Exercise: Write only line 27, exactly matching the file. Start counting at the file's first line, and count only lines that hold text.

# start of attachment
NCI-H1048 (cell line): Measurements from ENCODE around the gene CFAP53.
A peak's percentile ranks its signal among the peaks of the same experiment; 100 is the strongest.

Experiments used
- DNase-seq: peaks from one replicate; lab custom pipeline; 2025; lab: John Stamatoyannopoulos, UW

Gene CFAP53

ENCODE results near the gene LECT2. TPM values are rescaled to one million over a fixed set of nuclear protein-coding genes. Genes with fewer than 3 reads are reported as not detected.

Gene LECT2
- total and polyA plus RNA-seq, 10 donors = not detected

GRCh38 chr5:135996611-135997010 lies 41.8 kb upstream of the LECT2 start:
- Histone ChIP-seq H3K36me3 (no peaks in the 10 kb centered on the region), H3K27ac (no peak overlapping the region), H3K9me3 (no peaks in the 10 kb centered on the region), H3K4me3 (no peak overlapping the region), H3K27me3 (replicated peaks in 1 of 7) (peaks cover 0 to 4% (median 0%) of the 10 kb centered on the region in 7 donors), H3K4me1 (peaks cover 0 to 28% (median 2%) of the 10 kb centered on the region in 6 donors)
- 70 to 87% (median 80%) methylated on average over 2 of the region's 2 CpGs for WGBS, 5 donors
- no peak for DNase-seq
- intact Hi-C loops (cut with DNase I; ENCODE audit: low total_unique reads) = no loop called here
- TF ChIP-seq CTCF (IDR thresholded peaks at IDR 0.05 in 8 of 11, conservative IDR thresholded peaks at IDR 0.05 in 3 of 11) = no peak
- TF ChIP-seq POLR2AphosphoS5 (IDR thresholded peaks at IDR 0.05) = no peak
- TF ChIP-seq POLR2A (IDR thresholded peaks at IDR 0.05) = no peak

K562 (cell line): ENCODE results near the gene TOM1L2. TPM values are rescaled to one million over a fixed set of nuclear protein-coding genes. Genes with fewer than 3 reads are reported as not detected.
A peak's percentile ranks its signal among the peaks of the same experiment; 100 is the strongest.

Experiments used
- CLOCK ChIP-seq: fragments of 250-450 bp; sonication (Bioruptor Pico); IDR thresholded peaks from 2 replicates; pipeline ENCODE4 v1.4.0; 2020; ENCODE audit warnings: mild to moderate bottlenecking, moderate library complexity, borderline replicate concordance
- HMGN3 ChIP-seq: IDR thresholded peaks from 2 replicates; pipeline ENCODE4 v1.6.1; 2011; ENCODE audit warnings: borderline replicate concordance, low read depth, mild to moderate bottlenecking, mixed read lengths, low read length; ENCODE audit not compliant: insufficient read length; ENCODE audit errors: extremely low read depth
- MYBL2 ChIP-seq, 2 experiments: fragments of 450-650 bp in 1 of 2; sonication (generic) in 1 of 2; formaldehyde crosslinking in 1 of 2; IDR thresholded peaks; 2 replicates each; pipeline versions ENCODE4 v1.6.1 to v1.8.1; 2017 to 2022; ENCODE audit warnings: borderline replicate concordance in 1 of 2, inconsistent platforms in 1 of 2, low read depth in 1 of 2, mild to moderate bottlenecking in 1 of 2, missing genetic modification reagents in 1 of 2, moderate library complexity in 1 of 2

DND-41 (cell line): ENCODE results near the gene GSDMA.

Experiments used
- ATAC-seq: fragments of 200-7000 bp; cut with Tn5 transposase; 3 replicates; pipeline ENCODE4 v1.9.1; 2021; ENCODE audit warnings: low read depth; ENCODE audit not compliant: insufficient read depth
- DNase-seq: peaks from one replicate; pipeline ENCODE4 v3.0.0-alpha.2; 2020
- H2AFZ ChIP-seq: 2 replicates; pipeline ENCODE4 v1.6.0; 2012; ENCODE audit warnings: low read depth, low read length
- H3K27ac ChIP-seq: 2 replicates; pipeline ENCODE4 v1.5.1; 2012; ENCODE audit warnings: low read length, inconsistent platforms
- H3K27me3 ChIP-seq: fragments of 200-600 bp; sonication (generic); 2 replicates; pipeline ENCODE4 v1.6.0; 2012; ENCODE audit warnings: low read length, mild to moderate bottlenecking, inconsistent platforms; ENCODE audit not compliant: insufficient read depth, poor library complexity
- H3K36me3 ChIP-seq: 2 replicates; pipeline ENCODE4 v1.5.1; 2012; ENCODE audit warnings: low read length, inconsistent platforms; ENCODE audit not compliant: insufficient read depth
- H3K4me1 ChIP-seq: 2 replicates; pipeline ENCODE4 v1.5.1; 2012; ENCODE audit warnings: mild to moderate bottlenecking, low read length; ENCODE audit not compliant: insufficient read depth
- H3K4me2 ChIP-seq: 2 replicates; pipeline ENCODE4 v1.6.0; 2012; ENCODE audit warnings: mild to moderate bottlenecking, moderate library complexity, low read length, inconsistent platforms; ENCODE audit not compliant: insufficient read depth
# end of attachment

- H2AFZ ChIP-seq: 2 replicates; pipeline ENCODE4 v1.6.0; 2012; ENCODE audit warnings: low read depth, low read length